Abstract 11462: Do Changes in Echocardiographic Parameters Predict Survival in Patients with Heart Failure?
Introduction: Heart failure (HF) clinics were established to optimize HF treatment. Several echocardiographic parameters have been shown to predict adverse outcomes. It is unknown, however, whether improvement in these parameters after registration into HF clinic is predictive. We studied echocardiographic parameters in HF clinic patients to determine if their improvement predicted survival over 5 years of follow-up.
Methods: We reviewed the HF and echo databases in a tertiary care center for patients registered between January 2002 and June 2008. Patients had an echocardiogram ≤ 1 year prior to registration and another ≥ 1 month after treatment onset. Echocardiographic data included LV ejection fraction, LV end-diastolic and systolic dimensions, mitral E/A ratio, deceleration time (DT), tissue Doppler E’ velocity, MR and TR, systolic pulmonary artery pressure (sPAP), and RV function. Survival curves and hazard ratios were generated for parameter improvement versus non-improvement. Multivariable analyses were performed adjusting for age, gender, ischemic etiology and atrial fibrillation.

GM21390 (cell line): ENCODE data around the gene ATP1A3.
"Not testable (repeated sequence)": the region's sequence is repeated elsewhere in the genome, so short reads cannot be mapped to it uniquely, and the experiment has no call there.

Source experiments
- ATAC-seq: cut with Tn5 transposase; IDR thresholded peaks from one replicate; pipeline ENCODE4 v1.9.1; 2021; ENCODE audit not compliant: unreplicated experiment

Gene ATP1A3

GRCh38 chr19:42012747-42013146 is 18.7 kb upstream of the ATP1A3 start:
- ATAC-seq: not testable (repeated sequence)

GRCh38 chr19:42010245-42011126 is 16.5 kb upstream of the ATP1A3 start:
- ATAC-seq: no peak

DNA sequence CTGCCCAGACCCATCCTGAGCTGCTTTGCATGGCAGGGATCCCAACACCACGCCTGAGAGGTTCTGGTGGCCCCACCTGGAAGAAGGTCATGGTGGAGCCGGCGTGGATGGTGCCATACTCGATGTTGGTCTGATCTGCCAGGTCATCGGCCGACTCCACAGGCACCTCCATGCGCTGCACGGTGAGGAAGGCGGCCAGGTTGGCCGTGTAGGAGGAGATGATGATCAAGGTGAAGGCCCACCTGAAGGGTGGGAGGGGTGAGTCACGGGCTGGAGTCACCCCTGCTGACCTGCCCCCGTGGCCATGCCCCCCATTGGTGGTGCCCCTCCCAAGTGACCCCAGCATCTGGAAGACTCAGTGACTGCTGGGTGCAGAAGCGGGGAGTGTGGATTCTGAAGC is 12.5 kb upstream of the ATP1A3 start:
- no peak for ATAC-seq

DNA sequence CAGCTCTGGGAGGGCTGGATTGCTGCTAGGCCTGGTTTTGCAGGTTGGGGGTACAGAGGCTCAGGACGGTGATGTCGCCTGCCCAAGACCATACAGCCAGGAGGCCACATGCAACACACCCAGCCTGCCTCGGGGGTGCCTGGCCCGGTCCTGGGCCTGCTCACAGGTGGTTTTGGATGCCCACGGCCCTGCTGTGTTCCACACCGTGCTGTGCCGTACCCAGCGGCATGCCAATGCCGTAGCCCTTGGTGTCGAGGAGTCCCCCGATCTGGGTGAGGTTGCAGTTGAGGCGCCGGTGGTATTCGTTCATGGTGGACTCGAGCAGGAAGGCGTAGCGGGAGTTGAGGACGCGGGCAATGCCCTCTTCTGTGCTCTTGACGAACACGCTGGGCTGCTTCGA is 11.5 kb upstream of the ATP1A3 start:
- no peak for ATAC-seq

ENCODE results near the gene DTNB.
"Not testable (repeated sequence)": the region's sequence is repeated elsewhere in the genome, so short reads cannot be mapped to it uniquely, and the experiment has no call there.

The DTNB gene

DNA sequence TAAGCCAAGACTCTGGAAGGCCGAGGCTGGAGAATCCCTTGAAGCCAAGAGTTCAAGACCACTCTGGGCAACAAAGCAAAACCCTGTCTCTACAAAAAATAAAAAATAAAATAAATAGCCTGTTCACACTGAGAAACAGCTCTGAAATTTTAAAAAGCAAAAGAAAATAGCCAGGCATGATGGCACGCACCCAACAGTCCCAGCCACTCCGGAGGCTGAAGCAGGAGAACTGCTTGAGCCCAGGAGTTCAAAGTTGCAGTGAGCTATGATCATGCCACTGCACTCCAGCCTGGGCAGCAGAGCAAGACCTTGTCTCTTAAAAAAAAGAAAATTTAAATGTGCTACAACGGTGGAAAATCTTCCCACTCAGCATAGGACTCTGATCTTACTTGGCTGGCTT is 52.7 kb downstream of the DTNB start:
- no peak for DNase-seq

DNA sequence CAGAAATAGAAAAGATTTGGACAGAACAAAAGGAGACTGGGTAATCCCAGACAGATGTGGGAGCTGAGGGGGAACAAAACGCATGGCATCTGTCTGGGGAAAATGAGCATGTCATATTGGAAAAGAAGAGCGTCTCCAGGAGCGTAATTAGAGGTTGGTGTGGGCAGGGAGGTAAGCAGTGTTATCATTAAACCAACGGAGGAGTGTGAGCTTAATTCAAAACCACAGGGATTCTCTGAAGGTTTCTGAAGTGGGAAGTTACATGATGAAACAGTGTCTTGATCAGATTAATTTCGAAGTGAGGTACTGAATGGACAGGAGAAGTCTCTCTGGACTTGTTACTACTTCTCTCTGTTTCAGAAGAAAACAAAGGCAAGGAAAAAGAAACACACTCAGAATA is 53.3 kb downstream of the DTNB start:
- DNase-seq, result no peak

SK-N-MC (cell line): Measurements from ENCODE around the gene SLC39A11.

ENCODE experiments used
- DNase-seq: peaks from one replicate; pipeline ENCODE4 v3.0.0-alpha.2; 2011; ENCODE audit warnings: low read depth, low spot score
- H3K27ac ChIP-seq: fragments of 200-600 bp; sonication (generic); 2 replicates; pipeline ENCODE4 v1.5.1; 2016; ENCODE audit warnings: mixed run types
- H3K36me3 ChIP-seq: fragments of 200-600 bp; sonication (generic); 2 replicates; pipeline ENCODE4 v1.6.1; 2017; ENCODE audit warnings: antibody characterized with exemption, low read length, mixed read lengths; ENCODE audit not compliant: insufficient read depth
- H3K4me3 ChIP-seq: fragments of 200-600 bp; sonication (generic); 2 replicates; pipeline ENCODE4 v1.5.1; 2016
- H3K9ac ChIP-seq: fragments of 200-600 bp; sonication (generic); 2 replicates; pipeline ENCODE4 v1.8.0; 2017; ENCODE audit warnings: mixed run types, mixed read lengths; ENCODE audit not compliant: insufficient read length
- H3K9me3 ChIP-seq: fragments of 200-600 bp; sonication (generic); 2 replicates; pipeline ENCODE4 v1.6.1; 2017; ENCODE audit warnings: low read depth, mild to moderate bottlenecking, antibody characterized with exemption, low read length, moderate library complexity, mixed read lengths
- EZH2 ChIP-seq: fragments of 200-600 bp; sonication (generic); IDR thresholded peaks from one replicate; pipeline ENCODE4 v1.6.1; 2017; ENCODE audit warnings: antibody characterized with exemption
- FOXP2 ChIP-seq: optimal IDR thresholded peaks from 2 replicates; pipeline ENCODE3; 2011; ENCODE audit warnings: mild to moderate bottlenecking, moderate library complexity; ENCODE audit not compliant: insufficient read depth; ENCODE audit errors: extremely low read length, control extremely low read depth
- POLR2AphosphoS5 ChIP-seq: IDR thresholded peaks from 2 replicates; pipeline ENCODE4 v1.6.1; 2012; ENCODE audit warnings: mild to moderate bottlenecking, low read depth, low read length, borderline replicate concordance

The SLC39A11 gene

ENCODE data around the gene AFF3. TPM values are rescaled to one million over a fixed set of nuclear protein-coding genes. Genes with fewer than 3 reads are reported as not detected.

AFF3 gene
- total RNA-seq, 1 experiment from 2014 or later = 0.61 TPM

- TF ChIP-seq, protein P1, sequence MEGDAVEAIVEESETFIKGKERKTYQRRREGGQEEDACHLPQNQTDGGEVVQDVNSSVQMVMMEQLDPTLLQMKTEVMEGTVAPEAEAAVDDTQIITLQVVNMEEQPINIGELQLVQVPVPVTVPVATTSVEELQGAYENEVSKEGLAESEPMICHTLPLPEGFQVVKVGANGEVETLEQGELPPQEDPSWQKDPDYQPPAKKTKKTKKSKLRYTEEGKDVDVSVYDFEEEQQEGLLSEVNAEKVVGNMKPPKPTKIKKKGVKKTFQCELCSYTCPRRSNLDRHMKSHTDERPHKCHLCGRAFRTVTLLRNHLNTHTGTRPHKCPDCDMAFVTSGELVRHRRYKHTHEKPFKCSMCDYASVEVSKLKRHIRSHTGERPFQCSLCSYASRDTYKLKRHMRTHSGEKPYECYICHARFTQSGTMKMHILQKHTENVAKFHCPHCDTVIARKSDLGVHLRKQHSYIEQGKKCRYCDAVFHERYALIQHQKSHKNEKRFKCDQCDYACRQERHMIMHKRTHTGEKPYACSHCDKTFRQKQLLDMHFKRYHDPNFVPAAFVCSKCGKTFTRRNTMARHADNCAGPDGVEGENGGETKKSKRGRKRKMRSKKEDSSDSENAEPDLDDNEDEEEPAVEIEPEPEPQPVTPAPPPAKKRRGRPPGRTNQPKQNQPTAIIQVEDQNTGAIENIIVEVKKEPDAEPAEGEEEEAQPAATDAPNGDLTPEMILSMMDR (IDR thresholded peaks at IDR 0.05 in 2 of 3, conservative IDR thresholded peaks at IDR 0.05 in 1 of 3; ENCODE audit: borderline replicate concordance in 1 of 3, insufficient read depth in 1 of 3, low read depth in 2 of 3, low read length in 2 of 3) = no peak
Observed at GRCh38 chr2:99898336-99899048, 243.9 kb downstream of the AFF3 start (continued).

Results: We analyzed 404 patients. The average follow-up was 2.9 ± 1.5 years with mean time between echocardiograms 11 ± 7 months. Treatment duration was 9 ± 7 months. Improvement in LV ejection fraction, LV end diastolic and systolic dimensions, MR and TR, DT, sPAP and RV function predicted survival. Mitral E/A was marginally statistically associated with survival in patients with sinus rhythm. Improvement in LV end-systolic dimension (p <0.05), RV function (p <0.0001) and MR (p <0.003) were independent predictors of survival in multivariable analysis.
Conclusions: Improvement in several echocardiographic parameters post-admission to HF clinic predicted survival over 5 years. Of these, improvement in LV end-systolic dimension, RV function and MR were independent predictors of survival after adjusting for age, gender, ischemic etiology and atrial fibrillation.
- © 2011 by American Heart Association, Inc.